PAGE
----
Prepping For Knee Replacement
One day you’re walking around OK, albeit a bit gimpy. The next some surgeon is sawing the bones out of your leg and redoing the knee with metal and plastic.
If you’re reading this Wednesday, it means I’ve just survived left knee replacement surgery. Now comes the long and usually painful therapy and rehabilitation.
I put this off until the last possible moment – when it became difficult to walk up and down stairs. I was going to do it earlier. But then the former chief of orthopedics at Kaiser gave a talk about the pain and the long recovery period and ended with “if I could get along on just a few pain pills a day, I’d do that instead of surgery.” I walked out.
There was another reason to wait. It used to be that they said an artificial knee would only last about seven years. Now they’re saying 20.
I was hoping they’d discover some kind of injectable foam to replace lost cartilage, but that never happened.
Knee-replacement surgery seems to have become about as commonplace as getting a haircut. It was first performed in 1968. Since then, improvements in surgical materials and techniques have greatly increased its effectiveness. Total knee replacements are one of the most successful procedures in all of medicine, and according to the Agency for Healthcare Research and Quality, more than 600,000 knee replacements are performed each year in the United States.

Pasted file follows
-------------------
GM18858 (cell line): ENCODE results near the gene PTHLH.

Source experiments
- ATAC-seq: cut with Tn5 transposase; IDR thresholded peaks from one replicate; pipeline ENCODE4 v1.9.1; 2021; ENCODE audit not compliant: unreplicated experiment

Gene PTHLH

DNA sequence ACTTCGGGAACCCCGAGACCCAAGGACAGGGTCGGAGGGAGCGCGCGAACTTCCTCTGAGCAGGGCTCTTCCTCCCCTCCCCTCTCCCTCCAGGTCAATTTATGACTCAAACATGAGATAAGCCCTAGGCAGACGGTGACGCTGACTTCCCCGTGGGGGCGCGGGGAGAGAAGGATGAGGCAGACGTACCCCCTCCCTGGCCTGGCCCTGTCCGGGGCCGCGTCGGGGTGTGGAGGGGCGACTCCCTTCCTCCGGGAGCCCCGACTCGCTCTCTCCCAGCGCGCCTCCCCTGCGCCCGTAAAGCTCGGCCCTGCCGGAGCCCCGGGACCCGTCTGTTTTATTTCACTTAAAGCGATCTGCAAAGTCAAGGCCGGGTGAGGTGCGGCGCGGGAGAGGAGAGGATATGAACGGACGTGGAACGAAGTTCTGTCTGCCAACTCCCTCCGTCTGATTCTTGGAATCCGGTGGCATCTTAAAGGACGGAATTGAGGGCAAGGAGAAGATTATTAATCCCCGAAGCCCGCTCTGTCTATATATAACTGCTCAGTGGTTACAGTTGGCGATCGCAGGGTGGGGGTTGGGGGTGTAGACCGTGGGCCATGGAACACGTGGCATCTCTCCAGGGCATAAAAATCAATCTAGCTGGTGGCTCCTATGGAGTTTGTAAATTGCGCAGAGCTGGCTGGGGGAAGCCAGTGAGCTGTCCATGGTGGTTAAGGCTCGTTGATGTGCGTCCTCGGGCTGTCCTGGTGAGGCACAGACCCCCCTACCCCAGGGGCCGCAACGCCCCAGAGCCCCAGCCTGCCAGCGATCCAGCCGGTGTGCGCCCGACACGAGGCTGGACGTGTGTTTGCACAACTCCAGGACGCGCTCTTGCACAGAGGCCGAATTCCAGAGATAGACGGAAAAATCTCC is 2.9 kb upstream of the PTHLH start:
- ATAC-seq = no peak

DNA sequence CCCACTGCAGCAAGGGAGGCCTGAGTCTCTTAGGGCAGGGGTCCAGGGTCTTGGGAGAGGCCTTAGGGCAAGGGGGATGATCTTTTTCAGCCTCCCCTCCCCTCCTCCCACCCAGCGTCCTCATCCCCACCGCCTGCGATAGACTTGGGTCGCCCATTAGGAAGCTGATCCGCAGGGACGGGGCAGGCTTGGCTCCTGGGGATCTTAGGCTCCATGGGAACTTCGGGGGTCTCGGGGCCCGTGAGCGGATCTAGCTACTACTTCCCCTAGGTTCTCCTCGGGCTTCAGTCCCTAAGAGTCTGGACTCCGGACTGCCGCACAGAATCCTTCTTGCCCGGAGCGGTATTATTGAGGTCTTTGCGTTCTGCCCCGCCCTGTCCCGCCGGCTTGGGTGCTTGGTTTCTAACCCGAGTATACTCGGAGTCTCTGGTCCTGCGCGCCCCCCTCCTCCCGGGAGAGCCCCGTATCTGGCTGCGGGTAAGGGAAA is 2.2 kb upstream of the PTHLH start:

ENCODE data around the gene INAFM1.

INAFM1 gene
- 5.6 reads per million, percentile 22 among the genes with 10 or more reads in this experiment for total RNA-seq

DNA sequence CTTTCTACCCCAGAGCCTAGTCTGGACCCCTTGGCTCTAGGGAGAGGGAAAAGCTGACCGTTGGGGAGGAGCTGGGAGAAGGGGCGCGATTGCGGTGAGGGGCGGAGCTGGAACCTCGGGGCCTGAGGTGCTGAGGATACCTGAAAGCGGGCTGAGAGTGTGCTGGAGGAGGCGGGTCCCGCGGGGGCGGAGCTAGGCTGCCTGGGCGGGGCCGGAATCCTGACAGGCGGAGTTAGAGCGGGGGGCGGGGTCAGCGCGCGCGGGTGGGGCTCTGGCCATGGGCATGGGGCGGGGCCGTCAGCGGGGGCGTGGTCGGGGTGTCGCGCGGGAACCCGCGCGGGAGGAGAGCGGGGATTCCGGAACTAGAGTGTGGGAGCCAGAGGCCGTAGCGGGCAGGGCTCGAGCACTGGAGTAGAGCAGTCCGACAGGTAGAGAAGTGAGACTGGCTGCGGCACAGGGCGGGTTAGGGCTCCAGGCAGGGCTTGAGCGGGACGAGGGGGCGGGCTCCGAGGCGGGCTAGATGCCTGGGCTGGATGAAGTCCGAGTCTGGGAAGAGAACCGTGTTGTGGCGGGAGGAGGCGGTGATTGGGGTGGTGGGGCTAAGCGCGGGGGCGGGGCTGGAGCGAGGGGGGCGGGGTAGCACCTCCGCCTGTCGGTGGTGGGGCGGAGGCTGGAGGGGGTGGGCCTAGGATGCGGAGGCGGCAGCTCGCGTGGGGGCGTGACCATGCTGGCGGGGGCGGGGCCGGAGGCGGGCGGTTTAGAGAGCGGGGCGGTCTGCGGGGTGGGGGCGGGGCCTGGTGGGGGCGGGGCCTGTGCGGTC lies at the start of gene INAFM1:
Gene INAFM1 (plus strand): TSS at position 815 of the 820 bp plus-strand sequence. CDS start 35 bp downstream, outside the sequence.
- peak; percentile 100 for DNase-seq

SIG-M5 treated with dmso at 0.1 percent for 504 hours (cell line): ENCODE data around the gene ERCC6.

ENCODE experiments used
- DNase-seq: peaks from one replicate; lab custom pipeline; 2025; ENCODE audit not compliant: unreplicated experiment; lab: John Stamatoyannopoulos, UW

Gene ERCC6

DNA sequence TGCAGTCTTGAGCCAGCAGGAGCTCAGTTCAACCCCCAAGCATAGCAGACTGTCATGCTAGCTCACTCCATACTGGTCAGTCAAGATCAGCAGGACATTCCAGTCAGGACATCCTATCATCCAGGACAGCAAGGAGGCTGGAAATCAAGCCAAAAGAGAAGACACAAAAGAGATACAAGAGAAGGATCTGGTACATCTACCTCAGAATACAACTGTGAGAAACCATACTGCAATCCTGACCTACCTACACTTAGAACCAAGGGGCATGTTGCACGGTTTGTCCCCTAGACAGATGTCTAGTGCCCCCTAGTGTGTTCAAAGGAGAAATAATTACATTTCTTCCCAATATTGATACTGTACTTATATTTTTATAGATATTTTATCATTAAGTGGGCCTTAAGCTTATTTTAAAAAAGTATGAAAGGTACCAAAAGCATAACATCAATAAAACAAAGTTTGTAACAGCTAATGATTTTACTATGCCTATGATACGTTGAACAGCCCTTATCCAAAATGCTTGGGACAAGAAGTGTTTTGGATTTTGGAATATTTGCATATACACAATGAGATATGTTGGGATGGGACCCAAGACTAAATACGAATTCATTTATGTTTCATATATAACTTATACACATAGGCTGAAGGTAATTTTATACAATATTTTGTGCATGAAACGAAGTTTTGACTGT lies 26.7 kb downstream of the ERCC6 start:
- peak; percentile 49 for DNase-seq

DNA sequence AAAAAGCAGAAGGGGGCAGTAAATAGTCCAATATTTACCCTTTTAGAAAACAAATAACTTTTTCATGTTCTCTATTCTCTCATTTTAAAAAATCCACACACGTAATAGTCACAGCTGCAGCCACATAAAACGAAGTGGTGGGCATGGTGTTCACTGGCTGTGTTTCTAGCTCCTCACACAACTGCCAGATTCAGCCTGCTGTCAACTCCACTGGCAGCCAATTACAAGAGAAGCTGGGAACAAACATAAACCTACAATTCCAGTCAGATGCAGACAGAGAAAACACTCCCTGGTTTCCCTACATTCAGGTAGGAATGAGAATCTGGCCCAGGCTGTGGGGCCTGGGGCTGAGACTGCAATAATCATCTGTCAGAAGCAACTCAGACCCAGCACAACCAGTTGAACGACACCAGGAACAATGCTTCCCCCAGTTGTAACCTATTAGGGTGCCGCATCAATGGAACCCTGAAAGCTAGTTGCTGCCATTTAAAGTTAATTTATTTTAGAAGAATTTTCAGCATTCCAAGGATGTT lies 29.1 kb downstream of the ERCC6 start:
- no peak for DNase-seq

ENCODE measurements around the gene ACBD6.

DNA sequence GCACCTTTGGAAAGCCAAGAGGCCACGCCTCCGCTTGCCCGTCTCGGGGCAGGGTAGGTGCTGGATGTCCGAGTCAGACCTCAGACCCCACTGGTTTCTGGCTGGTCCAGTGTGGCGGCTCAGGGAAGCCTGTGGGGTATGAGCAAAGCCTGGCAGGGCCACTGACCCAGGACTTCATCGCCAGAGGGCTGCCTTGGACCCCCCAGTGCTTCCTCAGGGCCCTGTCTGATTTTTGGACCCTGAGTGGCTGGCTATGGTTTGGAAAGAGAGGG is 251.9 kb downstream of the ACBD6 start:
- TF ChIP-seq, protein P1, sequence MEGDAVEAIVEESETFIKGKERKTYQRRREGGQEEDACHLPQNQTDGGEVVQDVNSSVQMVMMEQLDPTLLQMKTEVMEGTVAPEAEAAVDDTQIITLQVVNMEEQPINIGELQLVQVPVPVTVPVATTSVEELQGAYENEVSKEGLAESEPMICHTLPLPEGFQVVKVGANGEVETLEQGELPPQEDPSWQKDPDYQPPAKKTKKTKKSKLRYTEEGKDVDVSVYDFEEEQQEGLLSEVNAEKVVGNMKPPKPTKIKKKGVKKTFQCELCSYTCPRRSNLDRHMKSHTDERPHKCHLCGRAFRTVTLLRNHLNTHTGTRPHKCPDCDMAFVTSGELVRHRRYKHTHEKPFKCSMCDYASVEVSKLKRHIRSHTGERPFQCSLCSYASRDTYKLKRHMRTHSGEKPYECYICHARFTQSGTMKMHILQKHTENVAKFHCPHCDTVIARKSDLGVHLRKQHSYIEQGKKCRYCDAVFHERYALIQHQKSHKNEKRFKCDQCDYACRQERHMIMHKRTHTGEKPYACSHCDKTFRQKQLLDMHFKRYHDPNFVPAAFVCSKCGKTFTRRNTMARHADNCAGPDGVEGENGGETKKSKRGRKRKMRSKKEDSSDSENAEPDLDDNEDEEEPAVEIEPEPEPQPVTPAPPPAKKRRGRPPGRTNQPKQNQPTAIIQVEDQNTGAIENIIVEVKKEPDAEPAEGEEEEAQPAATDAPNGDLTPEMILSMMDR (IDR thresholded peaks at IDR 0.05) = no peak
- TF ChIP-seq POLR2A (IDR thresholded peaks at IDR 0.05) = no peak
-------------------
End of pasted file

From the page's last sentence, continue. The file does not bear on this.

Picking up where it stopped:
These are the basics I’ve gone through, assuming I’m still alive when you read this:
Bone prepared. The damaged cartilage surfaces at the ends of the femur and tibia are removed along with a small amount of underlying bone.
Position the metal implants. The removed cartilage and bone are replaced with metal components that re-create the surface of the joint. These metal parts may be cemented or “press-fit” into the bone.
Resurface the patella. The undersurface of the patella (kneecap) is cut and resurfaced with a plastic button. Some surgeons do not resurface the patella, depending upon the case.
Insert a spacer. A medical-grade plastic spacer is inserted between the metal components to create a smooth gliding surface.
OK … I’ve got it. Now what?
More than 90 percent of people who have total knee-replacement surgery experience a dramatic reduction of knee pain and a significant improvement in the ability to perform common activities of daily living. Excessive activity or weight may speed up wear and cause the knee replacement to loosen and become painful. Therefore, most surgeons advise against high-impact activities such as running, jogging or jumping for the rest of your life after surgery.
This is from OrthoInfo.com, and I can’t say if my doc or yours agrees. But it’s cool with me!
Now the hard part. Learning to walk again.
Let’s see how that goes.